Mitophagy in yeast occurs through a selective mechanism.

Life Sciences Institute and Department of Molecular, Cellular, and Developmental Biology, University of Michigan, Ann Arbor, Michigan 48109-2216, USA.
Journal of Biological Chemistry (Impact Factor: 4.6). 10/2008; 283(47):32386-93. DOI: 10.1074/jbc.M802403200
Source: PubMed

ABSTRACT The regulation of mitochondrial degradation through autophagy is expected to be a tightly controlled process, considering the significant role of this organelle in many processes ranging from energy production to cell death. However, very little is known about the specific nature of the degradation process. We developed a new method to detect mitochondrial autophagy (mitophagy) by fusing the green fluorescent protein at the C terminus of two endogenous mitochondrial proteins and monitored vacuolar release of green fluorescent protein. Using this method, we screened several atg mutants and found that ATG11, a gene that is essential only for selective autophagy, is also essential for mitophagy. In addition, we found that mitophagy is blocked even under severe starvation conditions, if the carbon source makes mitochondria essential for metabolism. These findings suggest that the degradation of mitochondria is a tightly regulated process and that these organelles are largely protected from nonspecific autophagic degradation.

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    ABSTRACT: Mutations in several genes, including PINK1 and Parkin, are known to cause autosomal recessive cases of Parkinsons disease in humans. These genes operate in the same pathway and play a crucial role in mitochondrial dynamics and maintenance. PINK1 is required to recruit Parkin to mitochondria and initiate mitophagy upon mitochondrial depolarization. In this study, we show that PINK1-dependent Parkin mitochondrial recruitment in response to global mitochondrial damage by carbonyl cyanide m-chlorophenyl hydrazine (CCCP) requires active glucose metabolism. Parkin accumulation on mitochondria and subsequent Parkin-dependent mitophagy is abrogated in glucose-free media or in the presence of 2-deoxyglucose upon CCCP treatment. The defects in Parkin recruitment correlate with intracellular ATP levels and can be attributed to suppression of PINK1 up-regulation in response to mitochondria depolarization. Low levels of ATP appear to prevent PINK1 translation instead of affecting PINK1 mRNA expression or reducing its stability. Consistent with a requirement of ATP for elevated PINK1 levels and Parkin mitochondrial recruitment, local or individual mitochondrial damage via photoirradiation does not affect Parkin recruitment to damaged mitochondria as long as a pool of functional mitochondria is present in the photoirradiated cells even in glucose-free or 2-DG-treated conditions. Thus, our data identifies ATP as a key regulator for Parkin mitochondrial translocation and sustaining elevated PINK1 levels during mitophagy. PINK1 functions as an AND-gate and a metabolic sensor coupling biogenetics of cells and stress signals to mitochondria dynamics. Copyright © 2014, The American Society for Biochemistry and Molecular Biology.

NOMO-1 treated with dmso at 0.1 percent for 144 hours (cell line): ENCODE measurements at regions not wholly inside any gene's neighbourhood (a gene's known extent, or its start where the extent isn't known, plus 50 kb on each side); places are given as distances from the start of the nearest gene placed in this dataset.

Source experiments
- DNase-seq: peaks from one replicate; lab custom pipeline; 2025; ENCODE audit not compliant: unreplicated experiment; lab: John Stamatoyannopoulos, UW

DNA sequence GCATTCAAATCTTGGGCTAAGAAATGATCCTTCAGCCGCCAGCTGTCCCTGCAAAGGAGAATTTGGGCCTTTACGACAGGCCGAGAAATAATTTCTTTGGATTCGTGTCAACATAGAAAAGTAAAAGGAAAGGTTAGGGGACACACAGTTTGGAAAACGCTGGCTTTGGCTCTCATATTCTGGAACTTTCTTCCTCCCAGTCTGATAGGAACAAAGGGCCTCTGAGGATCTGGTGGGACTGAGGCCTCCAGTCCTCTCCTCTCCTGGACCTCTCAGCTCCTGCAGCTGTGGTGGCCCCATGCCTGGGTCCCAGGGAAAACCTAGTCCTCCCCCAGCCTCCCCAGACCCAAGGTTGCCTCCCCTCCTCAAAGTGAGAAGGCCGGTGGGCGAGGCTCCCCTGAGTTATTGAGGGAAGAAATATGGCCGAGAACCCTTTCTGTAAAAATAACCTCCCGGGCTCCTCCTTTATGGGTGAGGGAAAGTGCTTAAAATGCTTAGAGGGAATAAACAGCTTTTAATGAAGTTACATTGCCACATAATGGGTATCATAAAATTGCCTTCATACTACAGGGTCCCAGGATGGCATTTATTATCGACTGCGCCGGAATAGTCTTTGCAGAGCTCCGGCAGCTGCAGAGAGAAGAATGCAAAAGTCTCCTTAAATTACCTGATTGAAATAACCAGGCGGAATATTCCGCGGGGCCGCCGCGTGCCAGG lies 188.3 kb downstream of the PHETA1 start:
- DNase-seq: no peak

Journal of Biological Chemistry 11/2014; 290(2). · 4.60 Impact Factor
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